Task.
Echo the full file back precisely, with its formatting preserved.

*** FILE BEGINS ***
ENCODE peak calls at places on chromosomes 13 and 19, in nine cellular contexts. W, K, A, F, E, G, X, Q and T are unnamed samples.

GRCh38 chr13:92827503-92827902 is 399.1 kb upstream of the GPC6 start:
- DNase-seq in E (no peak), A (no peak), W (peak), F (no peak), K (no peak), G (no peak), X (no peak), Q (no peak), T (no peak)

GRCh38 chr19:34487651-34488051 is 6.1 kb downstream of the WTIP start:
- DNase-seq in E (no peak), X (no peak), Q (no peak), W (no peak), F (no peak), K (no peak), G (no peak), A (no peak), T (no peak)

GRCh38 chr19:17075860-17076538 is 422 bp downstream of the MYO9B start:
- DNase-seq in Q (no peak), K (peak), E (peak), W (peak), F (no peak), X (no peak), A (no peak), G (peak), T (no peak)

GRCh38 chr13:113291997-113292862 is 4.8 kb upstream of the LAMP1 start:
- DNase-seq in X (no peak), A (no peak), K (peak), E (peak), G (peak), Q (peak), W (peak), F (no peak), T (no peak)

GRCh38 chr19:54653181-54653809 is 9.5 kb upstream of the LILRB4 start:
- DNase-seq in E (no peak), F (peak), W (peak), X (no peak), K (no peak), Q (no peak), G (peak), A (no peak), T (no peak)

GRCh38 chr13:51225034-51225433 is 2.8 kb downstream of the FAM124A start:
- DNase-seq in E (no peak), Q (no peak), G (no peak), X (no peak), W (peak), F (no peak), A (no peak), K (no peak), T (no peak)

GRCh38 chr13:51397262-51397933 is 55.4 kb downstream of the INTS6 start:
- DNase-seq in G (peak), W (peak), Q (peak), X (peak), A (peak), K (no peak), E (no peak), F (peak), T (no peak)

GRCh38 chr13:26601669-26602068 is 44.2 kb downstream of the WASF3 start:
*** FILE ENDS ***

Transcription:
ENCODE peak calls at places on chromosomes 13 and 19, in nine cellular contexts. W, K, A, F, E, G, X, Q and T are unnamed samples.

GRCh38 chr13:92827503-92827902 is 399.1 kb upstream of the GPC6 start:
- DNase-seq in E (no peak), A (no peak), W (peak), F (no peak), K (no peak), G (no peak), X (no peak), Q (no peak), T (no peak)

GRCh38 chr19:34487651-34488051 is 6.1 kb downstream of the WTIP start:
- DNase-seq in E (no peak), X (no peak), Q (no peak), W (no peak), F (no peak), K (no peak), G (no peak), A (no peak), T (no peak)

GRCh38 chr19:17075860-17076538 is 422 bp downstream of the MYO9B start:
- DNase-seq in Q (no peak), K (peak), E (peak), W (peak), F (no peak), X (no peak), A (no peak), G (peak), T (no peak)

GRCh38 chr13:113291997-113292862 is 4.8 kb upstream of the LAMP1 start:
- DNase-seq in X (no peak), A (no peak), K (peak), E (peak), G (peak), Q (peak), W (peak), F (no peak), T (no peak)

GRCh38 chr19:54653181-54653809 is 9.5 kb upstream of the LILRB4 start:
- DNase-seq in E (no peak), F (peak), W (peak), X (no peak), K (no peak), Q (no peak), G (peak), A (no peak), T (no peak)

GRCh38 chr13:51225034-51225433 is 2.8 kb downstream of the FAM124A start:
- DNase-seq in E (no peak), Q (no peak), G (no peak), X (no peak), W (peak), F (no peak), A (no peak), K (no peak), T (no peak)

GRCh38 chr13:51397262-51397933 is 55.4 kb downstream of the INTS6 start:
- DNase-seq in G (peak), W (peak), Q (peak), X (peak), A (peak), K (no peak), E (no peak), F (peak), T (no peak)

GRCh38 chr13:26601669-26602068 is 44.2 kb downstream of the WASF3 start: